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Airlines downgrade financial forecasts due to Delta variant impact

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Yahoo Finance's Julie Hyman, Brian Sozzi, and Adam Shapiro discuss outlook for the major airlines amid surging COVID cases.

Video Transcript

JULIE HYMAN: To another piece of news, or really a collection of news this morning, that is perhaps not surprising but nonetheless disturbing for people who are looking for signs that the Delta variant is slowing down, the US economic recovery. Look to the airlines this morning. We have a host of them coming out and cutting their guidance related to the Delta variant, and also with some talk of Hurricane Ida and its effect thrown in.

We've got a special guest this morning. Adam Shapiro is here with us, our afternoon host here on Yahoo Finance. Good to see you this morning, Adam. Good morning. Tell us what these airlines are saying.

ADAM SHAPIRO: I guess if you're going to do it in one headline it would be, we told you we were probably going to see a slowdown because of COVID, we did, but it's not perhaps as bad as it could have been.

Let's start with the good news, for instance, Delta. They're actually upping their guidance-- not upping, but their guidance for the third quarter, because that will end at the end of the month, is unchanged. So they're the strongest of the airlines that are updating investors this morning. But they are taking a hit because of COVID-19.

Here is what Delta said in their 8-K filing with the SEC. "During the quarter, demand exceeded expectations. In July and early August, the pace of recovery paused due to the sharp rise in COVID cases." They do expect the business travel recovery that Ed Bastian told us about on Yahoo Finance a couple of months ago to continue. But right now, it has paused, quote, "as companies delay or scale down their initial office reopenings." When it comes to Delta, their adjusted total revenue is projected to be down 30% to 35% in the September quarter compared to 2019.

Then you look at Southwest. Southwest says it's going to cancel about 2,700 flights in the aftermath of Hurricane Ida, and that's during the whole quarter. So what they expect is that their revenue this quarter is going to be down 18% to 20%. They will not be profitable, as they had earlier predicted. And they told us this a couple of months ago that they wouldn't meet this in the third quarter because of the spikes in COVID-19.

They will be profitable, though, when you adjust for the support they got from the Payroll Support Program, as the other airlines also got that. What they said was that, quote, "the Company continues to experience softness in bookings and elevated trip cancellations, especially close in as a result of the rise in COVID-19 cases."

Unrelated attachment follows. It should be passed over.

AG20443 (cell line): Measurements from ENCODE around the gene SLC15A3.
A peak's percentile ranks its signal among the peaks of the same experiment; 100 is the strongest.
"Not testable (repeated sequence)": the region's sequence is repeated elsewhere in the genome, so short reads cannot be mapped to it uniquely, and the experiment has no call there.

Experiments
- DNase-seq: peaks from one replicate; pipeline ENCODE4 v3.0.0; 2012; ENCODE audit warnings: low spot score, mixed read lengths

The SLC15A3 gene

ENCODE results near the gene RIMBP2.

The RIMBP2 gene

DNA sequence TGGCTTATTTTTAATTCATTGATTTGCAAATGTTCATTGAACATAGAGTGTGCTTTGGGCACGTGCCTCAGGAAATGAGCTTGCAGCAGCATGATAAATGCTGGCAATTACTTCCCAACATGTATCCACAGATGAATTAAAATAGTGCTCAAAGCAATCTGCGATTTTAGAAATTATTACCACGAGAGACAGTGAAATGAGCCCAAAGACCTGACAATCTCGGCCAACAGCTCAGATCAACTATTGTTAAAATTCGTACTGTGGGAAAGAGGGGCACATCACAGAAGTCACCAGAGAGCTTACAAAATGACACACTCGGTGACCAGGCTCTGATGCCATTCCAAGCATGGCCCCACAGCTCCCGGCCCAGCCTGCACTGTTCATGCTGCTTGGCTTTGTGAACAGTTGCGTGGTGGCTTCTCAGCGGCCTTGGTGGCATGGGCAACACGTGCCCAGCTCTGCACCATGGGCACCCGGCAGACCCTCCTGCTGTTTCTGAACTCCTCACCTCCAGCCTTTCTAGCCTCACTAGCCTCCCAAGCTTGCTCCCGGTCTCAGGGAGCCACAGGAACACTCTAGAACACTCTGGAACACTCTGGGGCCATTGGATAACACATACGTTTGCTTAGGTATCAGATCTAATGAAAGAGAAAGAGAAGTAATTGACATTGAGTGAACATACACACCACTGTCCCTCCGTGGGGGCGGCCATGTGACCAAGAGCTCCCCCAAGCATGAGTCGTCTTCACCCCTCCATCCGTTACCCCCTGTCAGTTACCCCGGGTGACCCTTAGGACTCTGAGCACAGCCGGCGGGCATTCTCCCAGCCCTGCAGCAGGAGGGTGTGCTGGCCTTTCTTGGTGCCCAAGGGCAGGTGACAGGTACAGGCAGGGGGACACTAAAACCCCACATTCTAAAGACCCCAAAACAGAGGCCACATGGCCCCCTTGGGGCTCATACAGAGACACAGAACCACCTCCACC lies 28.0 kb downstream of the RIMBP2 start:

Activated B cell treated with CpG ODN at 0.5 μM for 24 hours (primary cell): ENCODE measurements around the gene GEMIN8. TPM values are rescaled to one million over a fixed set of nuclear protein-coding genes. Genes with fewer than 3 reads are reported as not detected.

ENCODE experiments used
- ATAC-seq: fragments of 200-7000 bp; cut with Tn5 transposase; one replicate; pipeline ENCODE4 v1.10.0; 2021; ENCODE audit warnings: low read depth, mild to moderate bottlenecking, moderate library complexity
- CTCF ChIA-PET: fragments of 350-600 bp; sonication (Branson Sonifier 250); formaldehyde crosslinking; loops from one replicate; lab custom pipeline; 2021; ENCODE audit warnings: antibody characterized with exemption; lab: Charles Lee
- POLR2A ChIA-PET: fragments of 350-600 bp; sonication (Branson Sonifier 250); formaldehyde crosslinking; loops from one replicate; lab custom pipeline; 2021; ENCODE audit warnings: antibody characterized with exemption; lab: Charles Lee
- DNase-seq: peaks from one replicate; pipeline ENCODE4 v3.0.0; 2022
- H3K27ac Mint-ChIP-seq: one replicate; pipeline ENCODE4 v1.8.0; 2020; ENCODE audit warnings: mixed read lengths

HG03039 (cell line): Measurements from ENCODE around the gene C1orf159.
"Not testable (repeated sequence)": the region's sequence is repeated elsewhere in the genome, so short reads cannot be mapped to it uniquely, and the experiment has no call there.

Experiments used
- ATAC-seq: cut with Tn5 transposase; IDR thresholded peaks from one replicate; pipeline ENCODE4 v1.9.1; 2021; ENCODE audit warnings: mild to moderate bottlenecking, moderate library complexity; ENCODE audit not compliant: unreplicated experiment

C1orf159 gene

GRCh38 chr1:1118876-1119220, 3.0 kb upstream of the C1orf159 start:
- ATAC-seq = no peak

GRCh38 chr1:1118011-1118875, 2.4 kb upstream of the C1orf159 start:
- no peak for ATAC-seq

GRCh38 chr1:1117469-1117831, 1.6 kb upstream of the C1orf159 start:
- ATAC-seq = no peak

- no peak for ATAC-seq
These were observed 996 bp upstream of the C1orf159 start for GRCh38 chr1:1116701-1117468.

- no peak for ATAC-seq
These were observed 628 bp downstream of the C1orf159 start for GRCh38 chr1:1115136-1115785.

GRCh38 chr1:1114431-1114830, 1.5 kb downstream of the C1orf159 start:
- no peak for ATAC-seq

Same situation at United. United Airlines is predicting that their revenue is going to be off about 33% compared to 2019. And then there's American Airlines. They said that in the quarter, their revenue will be down about 24% to 28% compared to 2019. The one thing that if you're looking for a silver lining all of this, Julie and Brian, the one silver lining is that what they are seeing is a stabilization in the deceleration of bookings.

And the way I can say that in simple English is that on Friday, September 3, there were 2.1 million people who went through TSA checkpoints. That was essentially the same as it was in 2019. So leisure demand is still there. It's dropped a bit because people are worried about COVID-19. The airlines are adjusting. They had thought they'd be profitable in the third quarter. That's on hold for right now.

BRIAN SOZZI: Adam, you do get the sense, though, the airlines are holding out for a rebound or somewhat strong rebound for the holiday season. How important is the holiday season for the airlines?

ADAM SHAPIRO: Summer is very important for them. The holiday season equally important, although it's the summer travel season that's the big bang buck for them. But Southwest, what they said in looking forward to that, is that it's the bookings for Thanksgiving and for all of the holidays in the winter or in the late fall are, quote, "fairly typical booking patterns for holiday travel periods in fourth quarter of 2021." So Brian, I guess the way the second headline would be, OK, we slowed down, but we're still on course for the fourth quarter.

JULIE HYMAN: Yeah, and similarly, Adam, at one point during all of this, it seemed as though the airlines were facing a much more existential threat in the depths of the pandemic. And the way that I'm sort of trying to extrapolate from this airline news is to the economy more broadly, which is that the full recovery seems to be getting pushed off a little bit, but not erased. And we're not facing as big a threat, certainly, as we were last year.

ADAM SHAPIRO: That would be a good way to describe it. One thing, though, with the airlines is you have to keep an eye on Europe. They will not be back at their stock prices that we saw pre-pandemic in valuations until they have full international travel. And that is still way off. They thought they would have more, but we've seen the setbacks with the European Union. It just hasn't come. So we've seen, actually, share prices for the airlines. If you go back to, say, May they've essentially just kind of flatlined. They haven't really done much.

JULIE HYMAN: All right. Well, we'll keep watching them to see what kind of updates we get going forward. Adam Shapiro, thanks so much for being with us this morning. It is lovely to see you, even if we're talking about negative news on the airlines.

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